Sir Peter Ratcliffe

Inherent DNA-binding specificities of the HIF-1a and HIF-2a transcription factors in chromatin PHD2 inactivation in Type I cells drives HIF-2a-dependent multilineage hyperplasia and the formation of paraganglioma-like carotid bodies

Gregg Semenza

Glutaminase 1 expression in colorectal cancer cells is induced by hypoxia and required for tumor growth, invasion, and metastatic colonization A RASSF1A-HIF1a loop drives Warburg effect in cancer and pulmonary hypertension Reciprocal Regulation of DUSP9 and DUSP16 Expression by HIF1 Controls ERK and p38 MAP Kinase Activity and Mediates Chemotherapy-Induced Breast Cancer Stem Cell Enrichment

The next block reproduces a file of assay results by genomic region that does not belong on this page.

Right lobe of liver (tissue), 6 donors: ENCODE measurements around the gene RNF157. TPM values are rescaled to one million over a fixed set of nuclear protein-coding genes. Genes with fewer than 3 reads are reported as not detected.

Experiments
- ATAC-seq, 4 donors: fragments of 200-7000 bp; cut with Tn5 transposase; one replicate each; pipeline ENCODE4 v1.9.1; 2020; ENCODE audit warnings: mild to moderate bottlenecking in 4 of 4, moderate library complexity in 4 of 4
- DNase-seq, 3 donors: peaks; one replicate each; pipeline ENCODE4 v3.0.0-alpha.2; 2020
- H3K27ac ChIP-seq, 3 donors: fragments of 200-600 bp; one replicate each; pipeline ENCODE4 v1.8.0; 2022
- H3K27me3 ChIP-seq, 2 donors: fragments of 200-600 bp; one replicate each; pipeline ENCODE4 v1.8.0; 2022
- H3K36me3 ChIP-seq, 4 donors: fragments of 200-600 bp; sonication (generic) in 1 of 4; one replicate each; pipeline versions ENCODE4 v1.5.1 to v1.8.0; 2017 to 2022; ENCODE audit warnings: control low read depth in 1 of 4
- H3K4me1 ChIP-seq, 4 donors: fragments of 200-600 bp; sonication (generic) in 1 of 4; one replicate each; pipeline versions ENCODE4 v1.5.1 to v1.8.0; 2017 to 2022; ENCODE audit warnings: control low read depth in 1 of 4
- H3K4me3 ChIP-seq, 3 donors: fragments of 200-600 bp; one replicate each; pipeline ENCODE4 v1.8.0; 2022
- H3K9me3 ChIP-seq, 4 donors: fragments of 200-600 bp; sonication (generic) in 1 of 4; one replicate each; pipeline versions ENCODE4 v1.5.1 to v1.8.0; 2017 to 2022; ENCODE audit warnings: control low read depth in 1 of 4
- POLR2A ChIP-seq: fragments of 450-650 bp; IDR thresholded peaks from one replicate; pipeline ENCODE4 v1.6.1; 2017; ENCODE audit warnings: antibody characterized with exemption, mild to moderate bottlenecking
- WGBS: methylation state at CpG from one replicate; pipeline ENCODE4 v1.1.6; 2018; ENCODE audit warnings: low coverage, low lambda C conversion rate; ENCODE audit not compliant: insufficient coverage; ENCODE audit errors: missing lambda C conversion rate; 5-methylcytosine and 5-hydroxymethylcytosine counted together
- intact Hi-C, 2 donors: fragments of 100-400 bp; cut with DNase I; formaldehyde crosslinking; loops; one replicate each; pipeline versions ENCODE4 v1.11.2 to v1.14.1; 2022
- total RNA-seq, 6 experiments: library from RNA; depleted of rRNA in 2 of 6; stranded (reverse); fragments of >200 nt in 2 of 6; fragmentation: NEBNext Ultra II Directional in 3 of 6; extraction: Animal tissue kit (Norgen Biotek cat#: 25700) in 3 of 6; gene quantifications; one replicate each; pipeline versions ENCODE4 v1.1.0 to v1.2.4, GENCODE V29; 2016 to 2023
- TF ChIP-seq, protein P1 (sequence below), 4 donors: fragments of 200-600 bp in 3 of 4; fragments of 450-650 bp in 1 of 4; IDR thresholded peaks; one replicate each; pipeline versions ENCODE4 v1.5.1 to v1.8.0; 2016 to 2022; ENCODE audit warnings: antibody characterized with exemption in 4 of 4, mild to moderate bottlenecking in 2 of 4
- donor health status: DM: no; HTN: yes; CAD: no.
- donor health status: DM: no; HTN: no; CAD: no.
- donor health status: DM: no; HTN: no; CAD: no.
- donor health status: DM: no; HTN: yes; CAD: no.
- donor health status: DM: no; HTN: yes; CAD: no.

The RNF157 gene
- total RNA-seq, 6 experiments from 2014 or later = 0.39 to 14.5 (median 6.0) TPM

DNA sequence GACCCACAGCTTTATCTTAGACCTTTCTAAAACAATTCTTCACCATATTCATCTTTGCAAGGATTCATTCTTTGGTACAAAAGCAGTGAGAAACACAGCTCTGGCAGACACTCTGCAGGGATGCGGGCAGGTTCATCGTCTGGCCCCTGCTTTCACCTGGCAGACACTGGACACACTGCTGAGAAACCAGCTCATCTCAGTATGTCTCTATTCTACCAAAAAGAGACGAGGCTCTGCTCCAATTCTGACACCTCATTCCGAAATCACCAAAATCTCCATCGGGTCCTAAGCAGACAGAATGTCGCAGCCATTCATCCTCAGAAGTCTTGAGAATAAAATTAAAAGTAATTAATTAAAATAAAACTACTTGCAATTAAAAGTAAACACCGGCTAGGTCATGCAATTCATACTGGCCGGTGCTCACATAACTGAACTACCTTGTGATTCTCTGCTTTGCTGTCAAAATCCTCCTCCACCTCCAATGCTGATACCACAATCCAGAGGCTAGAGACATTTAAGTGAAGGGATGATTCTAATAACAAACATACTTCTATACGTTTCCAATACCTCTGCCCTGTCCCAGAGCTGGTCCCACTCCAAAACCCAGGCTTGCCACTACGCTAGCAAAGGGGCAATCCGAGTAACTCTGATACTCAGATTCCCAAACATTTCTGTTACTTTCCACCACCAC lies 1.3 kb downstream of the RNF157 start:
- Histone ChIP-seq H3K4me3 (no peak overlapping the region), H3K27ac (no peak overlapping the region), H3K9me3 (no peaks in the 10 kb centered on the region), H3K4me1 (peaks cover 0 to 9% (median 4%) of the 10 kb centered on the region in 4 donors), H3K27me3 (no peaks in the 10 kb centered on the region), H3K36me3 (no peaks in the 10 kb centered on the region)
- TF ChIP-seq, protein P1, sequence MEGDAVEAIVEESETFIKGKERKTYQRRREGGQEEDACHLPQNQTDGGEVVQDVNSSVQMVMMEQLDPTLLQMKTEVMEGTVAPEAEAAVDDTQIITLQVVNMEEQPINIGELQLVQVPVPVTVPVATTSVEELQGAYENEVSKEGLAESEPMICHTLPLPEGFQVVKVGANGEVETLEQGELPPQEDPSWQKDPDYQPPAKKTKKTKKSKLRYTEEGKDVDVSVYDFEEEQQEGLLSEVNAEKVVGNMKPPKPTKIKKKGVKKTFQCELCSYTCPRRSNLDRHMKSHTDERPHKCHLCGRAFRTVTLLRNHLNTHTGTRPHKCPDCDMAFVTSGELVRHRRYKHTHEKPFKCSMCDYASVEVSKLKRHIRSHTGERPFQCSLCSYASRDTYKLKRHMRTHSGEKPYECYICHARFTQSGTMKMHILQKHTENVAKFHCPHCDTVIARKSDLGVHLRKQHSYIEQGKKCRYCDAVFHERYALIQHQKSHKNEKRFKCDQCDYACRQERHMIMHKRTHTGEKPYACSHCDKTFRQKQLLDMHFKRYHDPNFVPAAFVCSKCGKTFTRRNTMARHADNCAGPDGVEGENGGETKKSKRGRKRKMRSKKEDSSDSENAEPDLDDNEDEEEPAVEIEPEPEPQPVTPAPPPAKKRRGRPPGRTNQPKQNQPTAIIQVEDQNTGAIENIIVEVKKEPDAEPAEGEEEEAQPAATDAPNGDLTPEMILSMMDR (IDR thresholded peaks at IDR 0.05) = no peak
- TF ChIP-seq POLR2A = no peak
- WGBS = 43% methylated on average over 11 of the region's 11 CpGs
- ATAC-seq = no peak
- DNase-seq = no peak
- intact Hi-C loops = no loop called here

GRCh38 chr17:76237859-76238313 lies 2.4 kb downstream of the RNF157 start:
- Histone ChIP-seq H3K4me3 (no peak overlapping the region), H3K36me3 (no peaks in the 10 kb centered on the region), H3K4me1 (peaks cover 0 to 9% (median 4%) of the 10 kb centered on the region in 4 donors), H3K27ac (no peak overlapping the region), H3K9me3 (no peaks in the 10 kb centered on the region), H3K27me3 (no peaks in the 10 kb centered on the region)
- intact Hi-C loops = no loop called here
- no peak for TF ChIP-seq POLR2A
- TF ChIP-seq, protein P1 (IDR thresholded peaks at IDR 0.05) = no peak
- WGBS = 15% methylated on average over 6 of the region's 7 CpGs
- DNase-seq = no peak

Banerjee, Duflo, Kremer

Winners of the prize in Economics (Banerjee, Duflo, and Kremer) also use p-values and statistical significance language in their work.

A multifaceted program causes lasting progress for the very poor: Evidence from six countries

The miracle of microfinance? Evidence from a randomized evaluation In fact, in a 2010 New Yorker article The Poverty Lab that profiles Duflo and her coworkers' work, we read that using such tools is essentially their general approach to solving important real-world problems